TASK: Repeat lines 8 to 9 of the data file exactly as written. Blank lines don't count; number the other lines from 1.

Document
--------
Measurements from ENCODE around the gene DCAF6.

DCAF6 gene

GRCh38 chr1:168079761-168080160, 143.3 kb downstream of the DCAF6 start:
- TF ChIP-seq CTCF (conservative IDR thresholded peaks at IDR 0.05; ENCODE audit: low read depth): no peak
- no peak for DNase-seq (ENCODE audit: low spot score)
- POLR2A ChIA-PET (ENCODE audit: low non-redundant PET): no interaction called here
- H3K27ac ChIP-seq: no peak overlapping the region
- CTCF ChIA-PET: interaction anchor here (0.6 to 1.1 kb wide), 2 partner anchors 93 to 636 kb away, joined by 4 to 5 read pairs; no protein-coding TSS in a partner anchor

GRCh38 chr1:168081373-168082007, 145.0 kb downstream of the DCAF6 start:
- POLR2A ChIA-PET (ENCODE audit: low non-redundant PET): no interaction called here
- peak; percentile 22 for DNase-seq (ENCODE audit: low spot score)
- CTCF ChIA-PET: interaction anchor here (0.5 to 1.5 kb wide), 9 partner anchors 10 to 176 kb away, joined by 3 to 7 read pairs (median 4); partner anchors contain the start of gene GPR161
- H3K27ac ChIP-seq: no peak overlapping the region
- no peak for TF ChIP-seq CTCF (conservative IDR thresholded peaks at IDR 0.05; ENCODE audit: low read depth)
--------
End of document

- CTCF ChIA-PET: interaction anchor here (0.6 to 1.1 kb wide), 2 partner anchors 93 to 636 kb away, joined by 4 to 5 read pairs; no protein-coding TSS in a partner anchor

GRCh38 chr1:168081373-168082007, 145.0 kb downstream of the DCAF6 start: